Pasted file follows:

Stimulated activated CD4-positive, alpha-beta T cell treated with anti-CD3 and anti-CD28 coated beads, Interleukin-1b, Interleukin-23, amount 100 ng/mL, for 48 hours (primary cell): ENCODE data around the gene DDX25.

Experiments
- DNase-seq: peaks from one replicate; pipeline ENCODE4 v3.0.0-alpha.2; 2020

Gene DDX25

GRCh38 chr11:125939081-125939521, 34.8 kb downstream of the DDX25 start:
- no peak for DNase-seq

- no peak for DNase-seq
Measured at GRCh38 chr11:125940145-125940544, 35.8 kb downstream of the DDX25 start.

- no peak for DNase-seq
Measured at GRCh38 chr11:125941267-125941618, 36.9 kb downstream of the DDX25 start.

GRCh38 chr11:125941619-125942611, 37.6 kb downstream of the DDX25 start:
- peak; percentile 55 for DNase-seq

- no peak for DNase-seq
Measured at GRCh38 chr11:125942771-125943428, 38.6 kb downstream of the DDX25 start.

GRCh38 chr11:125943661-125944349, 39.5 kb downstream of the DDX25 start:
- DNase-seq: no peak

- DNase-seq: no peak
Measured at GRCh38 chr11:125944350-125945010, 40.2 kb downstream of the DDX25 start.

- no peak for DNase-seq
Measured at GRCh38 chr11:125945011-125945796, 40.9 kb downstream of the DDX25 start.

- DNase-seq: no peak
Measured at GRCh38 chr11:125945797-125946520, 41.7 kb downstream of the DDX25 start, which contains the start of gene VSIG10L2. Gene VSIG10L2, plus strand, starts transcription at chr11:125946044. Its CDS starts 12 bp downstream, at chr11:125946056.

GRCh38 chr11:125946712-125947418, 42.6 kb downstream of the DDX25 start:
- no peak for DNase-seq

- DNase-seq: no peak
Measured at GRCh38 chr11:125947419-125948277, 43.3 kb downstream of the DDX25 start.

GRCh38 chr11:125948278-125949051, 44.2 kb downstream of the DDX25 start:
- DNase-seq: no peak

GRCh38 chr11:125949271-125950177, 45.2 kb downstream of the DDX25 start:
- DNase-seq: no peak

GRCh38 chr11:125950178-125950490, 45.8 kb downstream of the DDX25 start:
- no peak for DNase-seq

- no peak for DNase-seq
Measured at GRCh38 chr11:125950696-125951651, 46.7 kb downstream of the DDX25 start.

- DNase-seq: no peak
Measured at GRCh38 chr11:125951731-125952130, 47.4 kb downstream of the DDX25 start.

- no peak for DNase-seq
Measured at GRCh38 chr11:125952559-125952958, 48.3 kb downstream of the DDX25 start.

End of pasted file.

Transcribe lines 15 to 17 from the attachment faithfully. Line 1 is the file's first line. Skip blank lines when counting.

GRCh38 chr11:125943661-125944349, 39.5 kb downstream of the DDX25 start:
- DNase-seq: no peak

- DNase-seq: no peak